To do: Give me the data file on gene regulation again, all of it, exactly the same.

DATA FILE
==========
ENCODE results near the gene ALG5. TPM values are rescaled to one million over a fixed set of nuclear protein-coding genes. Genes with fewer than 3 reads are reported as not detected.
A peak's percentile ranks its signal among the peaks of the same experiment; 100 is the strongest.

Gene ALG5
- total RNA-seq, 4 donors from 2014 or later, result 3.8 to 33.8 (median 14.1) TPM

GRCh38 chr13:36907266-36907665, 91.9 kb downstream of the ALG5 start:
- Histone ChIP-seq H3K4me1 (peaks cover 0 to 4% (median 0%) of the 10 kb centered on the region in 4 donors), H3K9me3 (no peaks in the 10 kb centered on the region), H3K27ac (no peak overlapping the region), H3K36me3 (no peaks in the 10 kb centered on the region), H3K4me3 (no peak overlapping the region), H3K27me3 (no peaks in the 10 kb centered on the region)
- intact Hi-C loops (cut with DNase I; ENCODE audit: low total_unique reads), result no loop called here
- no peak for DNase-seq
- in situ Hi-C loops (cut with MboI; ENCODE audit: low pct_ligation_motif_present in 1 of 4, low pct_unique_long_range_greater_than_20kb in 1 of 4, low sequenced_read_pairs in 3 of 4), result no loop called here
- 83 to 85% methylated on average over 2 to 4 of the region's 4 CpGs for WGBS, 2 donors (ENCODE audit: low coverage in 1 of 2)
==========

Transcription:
ENCODE results near the gene ALG5. TPM values are rescaled to one million over a fixed set of nuclear protein-coding genes. Genes with fewer than 3 reads are reported as not detected.
A peak's percentile ranks its signal among the peaks of the same experiment; 100 is the strongest.

Gene ALG5
- total RNA-seq, 4 donors from 2014 or later, result 3.8 to 33.8 (median 14.1) TPM

GRCh38 chr13:36907266-36907665, 91.9 kb downstream of the ALG5 start:
- Histone ChIP-seq H3K4me1 (peaks cover 0 to 4% (median 0%) of the 10 kb centered on the region in 4 donors), H3K9me3 (no peaks in the 10 kb centered on the region), H3K27ac (no peak overlapping the region), H3K36me3 (no peaks in the 10 kb centered on the region), H3K4me3 (no peak overlapping the region), H3K27me3 (no peaks in the 10 kb centered on the region)
- intact Hi-C loops (cut with DNase I; ENCODE audit: low total_unique reads), result no loop called here
- no peak for DNase-seq
- in situ Hi-C loops (cut with MboI; ENCODE audit: low pct_ligation_motif_present in 1 of 4, low pct_unique_long_range_greater_than_20kb in 1 of 4, low sequenced_read_pairs in 3 of 4), result no loop called here
- 83 to 85% methylated on average over 2 to 4 of the region's 4 CpGs for WGBS, 2 donors (ENCODE audit: low coverage in 1 of 2)